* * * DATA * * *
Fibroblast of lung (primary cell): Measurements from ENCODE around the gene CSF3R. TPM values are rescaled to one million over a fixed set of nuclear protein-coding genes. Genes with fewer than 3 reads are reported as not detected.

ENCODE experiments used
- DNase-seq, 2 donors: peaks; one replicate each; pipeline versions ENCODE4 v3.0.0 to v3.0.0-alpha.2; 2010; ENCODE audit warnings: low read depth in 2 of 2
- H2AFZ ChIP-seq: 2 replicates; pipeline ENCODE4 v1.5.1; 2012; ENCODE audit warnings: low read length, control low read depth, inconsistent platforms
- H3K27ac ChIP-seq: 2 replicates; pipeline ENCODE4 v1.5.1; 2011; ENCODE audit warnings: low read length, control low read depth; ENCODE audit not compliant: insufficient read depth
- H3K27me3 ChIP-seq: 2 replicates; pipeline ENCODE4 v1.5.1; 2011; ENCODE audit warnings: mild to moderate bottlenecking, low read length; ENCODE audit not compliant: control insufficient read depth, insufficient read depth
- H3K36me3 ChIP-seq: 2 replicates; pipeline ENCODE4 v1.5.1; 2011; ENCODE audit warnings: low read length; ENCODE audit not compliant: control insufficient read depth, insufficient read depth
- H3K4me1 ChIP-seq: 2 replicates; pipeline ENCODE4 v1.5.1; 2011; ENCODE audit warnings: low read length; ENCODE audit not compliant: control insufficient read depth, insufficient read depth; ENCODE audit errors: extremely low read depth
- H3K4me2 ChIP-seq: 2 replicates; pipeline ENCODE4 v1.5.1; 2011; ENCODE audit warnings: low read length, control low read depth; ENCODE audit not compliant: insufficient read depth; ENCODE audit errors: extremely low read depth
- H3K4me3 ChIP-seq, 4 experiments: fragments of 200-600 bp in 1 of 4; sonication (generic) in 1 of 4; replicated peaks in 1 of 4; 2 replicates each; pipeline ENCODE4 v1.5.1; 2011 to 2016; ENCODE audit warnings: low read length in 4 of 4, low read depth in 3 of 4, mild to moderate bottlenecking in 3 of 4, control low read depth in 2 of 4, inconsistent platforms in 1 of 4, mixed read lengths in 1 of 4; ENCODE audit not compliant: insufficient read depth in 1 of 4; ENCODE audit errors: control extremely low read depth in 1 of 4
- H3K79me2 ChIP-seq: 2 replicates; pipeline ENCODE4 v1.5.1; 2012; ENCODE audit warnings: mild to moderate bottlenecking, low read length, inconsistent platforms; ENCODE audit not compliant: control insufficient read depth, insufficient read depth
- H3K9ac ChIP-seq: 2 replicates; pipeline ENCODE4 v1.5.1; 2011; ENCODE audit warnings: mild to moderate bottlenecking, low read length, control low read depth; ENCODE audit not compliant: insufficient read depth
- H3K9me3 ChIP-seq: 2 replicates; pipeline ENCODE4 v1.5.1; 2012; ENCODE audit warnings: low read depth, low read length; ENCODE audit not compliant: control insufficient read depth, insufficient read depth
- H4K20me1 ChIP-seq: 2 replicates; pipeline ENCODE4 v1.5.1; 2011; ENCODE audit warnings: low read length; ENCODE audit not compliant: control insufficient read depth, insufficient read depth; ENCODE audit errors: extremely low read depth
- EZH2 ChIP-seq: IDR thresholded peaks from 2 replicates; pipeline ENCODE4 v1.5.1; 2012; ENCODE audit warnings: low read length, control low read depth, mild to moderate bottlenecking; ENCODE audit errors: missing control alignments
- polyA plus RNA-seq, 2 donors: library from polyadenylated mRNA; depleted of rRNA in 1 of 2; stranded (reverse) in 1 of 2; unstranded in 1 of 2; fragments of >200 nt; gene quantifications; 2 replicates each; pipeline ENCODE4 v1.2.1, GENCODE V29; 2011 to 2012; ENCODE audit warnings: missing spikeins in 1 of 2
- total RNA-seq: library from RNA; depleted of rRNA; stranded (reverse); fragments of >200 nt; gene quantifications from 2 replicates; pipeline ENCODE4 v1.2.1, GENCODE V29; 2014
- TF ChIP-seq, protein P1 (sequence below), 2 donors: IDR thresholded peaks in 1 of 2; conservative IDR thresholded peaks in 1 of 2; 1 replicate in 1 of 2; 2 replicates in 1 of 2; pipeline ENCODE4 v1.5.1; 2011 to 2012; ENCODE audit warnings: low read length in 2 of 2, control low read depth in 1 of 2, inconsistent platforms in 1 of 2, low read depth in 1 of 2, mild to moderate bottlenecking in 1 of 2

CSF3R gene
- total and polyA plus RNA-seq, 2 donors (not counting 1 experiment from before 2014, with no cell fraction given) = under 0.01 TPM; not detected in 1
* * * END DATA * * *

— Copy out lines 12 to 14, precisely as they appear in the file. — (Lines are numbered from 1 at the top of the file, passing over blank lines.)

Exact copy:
- H3K9ac ChIP-seq: 2 replicates; pipeline ENCODE4 v1.5.1; 2011; ENCODE audit warnings: mild to moderate bottlenecking, low read length, control low read depth; ENCODE audit not compliant: insufficient read depth
- H3K9me3 ChIP-seq: 2 replicates; pipeline ENCODE4 v1.5.1; 2012; ENCODE audit warnings: low read depth, low read length; ENCODE audit not compliant: control insufficient read depth, insufficient read depth
- H4K20me1 ChIP-seq: 2 replicates; pipeline ENCODE4 v1.5.1; 2011; ENCODE audit warnings: low read length; ENCODE audit not compliant: control insufficient read depth, insufficient read depth; ENCODE audit errors: extremely low read depth